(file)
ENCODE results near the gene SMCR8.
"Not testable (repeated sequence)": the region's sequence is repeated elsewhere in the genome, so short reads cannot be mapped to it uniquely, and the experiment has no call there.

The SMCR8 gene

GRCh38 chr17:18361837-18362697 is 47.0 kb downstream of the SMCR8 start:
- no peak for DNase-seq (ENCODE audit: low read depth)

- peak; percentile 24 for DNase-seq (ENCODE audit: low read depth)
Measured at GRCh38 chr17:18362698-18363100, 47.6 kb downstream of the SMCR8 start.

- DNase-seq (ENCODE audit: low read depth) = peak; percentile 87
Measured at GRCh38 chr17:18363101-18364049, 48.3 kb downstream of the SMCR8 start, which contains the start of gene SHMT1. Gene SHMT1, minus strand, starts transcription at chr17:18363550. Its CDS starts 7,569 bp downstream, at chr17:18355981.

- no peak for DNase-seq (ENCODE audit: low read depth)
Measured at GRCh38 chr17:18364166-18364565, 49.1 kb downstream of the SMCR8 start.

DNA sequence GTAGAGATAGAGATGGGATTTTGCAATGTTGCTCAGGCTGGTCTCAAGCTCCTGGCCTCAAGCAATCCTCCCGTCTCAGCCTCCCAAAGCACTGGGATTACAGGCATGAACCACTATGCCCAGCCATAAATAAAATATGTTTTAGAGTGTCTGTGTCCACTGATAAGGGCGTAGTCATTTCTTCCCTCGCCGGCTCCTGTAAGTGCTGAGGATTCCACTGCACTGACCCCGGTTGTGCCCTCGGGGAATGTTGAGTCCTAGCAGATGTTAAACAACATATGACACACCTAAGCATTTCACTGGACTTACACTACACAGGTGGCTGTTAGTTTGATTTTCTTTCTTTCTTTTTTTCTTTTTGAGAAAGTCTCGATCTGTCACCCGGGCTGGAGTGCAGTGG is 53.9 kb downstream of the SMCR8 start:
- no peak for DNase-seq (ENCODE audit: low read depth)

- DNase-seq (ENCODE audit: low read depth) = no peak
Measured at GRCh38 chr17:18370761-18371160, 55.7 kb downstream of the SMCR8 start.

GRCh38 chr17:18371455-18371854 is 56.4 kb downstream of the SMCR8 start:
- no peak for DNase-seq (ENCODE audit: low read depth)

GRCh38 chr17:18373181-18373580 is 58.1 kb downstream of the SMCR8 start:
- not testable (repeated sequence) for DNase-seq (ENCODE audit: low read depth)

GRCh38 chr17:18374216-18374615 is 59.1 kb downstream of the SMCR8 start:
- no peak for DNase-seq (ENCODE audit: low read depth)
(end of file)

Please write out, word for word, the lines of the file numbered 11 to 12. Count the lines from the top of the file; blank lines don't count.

Measured at GRCh38 chr17:18364166-18364565, 49.1 kb downstream of the SMCR8 start.

DNA sequence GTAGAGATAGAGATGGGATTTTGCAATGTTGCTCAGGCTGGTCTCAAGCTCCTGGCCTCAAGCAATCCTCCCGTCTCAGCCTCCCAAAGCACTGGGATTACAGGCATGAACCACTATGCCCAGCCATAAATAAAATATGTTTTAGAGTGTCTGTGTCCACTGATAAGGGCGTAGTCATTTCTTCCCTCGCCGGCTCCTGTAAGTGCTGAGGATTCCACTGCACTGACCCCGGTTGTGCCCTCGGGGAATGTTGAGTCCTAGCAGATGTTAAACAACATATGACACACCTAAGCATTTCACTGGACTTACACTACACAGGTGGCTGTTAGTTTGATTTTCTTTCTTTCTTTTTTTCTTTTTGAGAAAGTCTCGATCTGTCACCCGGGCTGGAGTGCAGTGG is 53.9 kb downstream of the SMCR8 start: